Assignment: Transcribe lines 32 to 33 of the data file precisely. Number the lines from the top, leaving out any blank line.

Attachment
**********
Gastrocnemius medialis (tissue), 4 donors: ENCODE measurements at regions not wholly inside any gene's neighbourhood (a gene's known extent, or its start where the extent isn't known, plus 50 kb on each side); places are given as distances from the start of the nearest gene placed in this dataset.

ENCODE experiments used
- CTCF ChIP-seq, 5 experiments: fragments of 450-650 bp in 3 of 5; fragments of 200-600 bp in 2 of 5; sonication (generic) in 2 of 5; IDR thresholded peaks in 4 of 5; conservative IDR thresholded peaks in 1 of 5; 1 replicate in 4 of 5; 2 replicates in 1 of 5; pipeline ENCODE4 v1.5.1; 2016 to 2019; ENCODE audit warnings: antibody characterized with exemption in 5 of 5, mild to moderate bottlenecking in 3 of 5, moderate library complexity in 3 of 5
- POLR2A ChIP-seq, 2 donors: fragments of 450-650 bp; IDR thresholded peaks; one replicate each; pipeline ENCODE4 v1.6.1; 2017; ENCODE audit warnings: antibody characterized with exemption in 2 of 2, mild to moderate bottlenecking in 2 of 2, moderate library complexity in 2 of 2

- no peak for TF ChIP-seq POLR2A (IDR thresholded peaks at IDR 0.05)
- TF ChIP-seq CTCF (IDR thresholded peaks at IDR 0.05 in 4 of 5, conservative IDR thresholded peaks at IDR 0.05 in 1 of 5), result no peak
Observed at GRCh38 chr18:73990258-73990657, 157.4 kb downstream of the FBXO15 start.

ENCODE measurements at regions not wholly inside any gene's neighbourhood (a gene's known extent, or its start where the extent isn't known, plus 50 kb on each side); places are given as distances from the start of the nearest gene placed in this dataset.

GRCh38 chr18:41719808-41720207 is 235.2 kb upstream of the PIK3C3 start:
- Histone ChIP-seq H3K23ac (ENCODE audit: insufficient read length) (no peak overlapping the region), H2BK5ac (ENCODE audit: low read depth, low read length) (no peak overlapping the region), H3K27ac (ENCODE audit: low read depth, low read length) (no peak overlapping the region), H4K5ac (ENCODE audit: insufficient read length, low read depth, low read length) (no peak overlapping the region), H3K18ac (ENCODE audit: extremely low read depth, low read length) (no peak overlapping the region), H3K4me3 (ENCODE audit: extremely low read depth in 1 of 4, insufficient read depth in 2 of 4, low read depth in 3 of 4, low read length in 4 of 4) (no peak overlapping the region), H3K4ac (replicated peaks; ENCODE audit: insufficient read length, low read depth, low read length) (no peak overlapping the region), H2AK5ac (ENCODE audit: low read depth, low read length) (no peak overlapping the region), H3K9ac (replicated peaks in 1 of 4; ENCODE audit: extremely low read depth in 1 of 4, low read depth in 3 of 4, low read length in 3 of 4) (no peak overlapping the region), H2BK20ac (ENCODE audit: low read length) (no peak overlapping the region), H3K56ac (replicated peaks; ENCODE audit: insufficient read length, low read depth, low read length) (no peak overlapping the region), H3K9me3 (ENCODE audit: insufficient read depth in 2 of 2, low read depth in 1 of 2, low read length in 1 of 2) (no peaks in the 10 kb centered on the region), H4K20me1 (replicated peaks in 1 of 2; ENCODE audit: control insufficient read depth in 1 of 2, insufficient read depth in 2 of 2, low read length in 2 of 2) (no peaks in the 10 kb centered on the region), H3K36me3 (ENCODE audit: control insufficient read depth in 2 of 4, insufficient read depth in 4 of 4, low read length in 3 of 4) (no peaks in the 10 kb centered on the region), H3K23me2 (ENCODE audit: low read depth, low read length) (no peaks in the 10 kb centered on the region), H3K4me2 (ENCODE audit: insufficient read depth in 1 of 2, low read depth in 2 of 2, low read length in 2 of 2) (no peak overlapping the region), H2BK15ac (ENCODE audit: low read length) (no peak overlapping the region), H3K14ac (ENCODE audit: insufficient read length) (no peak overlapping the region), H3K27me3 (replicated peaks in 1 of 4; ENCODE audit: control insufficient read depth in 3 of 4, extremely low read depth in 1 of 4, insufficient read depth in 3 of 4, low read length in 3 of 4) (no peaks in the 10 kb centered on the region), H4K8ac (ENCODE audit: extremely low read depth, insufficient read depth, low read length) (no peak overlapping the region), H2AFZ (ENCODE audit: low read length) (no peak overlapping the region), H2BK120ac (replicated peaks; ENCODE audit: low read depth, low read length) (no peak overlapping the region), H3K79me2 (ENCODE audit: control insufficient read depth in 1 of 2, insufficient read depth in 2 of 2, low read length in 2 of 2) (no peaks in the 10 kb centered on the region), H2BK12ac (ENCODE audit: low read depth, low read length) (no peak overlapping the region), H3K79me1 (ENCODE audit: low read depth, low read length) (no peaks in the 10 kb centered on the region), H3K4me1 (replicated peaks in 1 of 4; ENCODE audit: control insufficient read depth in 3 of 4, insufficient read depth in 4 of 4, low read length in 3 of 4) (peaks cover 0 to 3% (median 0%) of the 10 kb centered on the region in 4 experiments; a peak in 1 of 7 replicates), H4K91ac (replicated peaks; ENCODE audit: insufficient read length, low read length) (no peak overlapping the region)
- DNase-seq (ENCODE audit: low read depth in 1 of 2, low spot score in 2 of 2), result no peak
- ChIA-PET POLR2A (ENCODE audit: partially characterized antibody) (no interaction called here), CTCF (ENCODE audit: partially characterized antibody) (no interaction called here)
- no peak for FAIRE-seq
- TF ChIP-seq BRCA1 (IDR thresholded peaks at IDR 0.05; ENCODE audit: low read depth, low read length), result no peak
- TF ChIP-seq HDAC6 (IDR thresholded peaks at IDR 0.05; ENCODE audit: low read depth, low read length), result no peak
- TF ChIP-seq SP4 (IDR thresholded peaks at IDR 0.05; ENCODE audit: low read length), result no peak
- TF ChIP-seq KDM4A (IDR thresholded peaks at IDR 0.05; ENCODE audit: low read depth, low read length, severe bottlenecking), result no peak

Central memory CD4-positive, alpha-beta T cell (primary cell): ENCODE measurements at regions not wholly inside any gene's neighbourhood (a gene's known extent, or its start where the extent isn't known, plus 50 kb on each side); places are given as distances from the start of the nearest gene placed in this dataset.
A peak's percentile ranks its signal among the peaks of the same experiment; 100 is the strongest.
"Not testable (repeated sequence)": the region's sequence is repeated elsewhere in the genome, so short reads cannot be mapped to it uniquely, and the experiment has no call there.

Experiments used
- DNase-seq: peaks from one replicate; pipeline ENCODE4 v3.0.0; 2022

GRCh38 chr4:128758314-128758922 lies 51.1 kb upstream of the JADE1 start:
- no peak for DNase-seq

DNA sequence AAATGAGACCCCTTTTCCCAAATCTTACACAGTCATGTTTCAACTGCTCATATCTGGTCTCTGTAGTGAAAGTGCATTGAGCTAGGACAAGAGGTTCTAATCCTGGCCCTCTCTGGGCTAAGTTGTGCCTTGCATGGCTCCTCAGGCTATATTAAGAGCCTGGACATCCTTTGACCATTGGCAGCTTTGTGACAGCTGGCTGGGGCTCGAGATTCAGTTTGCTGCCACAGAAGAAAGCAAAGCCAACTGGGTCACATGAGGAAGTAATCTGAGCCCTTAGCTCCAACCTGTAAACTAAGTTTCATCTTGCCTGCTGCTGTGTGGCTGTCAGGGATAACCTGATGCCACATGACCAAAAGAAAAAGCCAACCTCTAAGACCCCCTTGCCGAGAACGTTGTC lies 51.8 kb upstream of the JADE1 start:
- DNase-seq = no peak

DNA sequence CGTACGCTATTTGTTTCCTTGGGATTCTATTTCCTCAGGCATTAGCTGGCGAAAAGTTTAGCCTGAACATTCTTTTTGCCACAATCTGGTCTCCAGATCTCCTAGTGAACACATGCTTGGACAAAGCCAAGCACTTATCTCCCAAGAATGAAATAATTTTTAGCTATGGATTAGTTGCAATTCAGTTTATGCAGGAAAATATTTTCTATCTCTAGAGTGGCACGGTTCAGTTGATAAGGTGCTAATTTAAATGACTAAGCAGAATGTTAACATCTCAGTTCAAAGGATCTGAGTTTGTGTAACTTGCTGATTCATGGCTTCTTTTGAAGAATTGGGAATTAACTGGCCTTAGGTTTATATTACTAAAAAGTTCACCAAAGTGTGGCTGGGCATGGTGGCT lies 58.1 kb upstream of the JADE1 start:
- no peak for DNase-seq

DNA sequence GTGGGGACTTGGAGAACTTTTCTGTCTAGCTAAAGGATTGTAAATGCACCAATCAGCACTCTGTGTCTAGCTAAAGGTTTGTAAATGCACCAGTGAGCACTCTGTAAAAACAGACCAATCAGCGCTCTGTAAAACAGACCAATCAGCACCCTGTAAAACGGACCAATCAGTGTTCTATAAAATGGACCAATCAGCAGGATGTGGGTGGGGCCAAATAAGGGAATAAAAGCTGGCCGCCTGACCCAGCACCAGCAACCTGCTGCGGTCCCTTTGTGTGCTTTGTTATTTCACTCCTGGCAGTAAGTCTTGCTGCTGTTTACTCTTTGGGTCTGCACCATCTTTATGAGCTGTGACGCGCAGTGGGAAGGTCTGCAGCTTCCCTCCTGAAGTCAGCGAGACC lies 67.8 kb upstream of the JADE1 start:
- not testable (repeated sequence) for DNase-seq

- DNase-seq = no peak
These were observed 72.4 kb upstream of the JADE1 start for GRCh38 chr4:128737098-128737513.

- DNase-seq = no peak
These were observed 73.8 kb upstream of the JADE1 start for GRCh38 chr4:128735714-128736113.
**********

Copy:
These were observed 72.4 kb upstream of the JADE1 start for GRCh38 chr4:128737098-128737513.

- DNase-seq = no peak